3. NoTrail says:

    I’ll bring my bike right up the elevator and leave it in the empty cubicle next to mine. But since I’m the only bicycle commuter in my office (I know, I’m still trying to convince the others), it’s not really an issue yet.

    I’d love to have that problem around here though.

  4. danielo says:

    I encourage people to bring their bikes inside whenever outside parking/locking facilities are inadequate, as a way to demonstrate the inadequacy and reiterate the need for improvement. I think it should be done courteously, and when parked inside, should be done with respect to the space. But I think the more and more we do this, the more those who are prone to ignore bikes will begin to think about taking us seriously.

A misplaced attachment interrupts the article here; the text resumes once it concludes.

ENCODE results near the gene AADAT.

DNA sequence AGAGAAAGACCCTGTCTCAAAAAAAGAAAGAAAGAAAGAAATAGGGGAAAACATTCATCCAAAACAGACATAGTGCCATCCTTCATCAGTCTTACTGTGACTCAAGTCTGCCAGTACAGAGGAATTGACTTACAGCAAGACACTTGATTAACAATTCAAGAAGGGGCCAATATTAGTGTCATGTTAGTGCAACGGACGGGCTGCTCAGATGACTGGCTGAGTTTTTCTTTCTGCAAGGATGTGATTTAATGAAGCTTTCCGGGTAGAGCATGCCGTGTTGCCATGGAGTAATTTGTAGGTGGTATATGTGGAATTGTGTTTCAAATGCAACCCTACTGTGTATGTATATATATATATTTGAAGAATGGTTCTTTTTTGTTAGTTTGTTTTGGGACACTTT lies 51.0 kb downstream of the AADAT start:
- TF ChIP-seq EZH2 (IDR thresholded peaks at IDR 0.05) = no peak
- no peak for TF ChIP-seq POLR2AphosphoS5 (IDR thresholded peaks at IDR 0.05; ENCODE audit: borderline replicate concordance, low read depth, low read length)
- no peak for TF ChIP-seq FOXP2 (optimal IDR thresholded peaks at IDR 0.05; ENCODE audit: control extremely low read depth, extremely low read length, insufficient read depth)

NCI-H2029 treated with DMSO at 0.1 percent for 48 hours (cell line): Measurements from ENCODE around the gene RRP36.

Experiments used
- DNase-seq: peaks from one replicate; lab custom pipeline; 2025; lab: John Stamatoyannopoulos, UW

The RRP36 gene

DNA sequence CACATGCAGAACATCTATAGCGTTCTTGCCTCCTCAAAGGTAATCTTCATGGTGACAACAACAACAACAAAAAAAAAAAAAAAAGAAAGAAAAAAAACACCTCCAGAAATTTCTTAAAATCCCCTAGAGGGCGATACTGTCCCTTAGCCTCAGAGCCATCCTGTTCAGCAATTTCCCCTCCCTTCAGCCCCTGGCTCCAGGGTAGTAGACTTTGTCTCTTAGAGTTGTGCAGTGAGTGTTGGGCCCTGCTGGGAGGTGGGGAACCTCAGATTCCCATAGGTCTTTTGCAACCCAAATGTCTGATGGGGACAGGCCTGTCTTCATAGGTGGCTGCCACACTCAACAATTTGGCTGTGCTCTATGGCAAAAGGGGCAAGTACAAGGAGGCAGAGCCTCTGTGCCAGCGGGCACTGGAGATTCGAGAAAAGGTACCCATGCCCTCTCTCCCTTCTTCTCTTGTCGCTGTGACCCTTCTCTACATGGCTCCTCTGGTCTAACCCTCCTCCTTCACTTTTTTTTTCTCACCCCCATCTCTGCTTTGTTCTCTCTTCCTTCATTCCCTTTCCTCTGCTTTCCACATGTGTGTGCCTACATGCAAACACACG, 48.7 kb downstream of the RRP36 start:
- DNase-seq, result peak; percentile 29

5. sally says:

    I think bicycles in the office shows that the employees are concerned about the environment and about our national energy problem. If the management doesn’t want them there, they should provide alternatives that are equally secure.

  6. Juan says:

    I WISH we had the problem of too many ugly bikes in the work place! My bike stays right next to my desk…..where it belongs. We have a rack outside, but I can’t keep my eye on it. Plus, by keeping it inside I don’t need to have a lock.

  7. Cliff H says:

    I have been bike commuting about 24 years- I have parked my bike everywhere from in my office to outside in the elements at all the different locations I have lived and worked in. 8 states, 2 countries. Snow, thieves, rain, heat, pedestrians, cops, and, of course, cars, have been my bike parking challenge.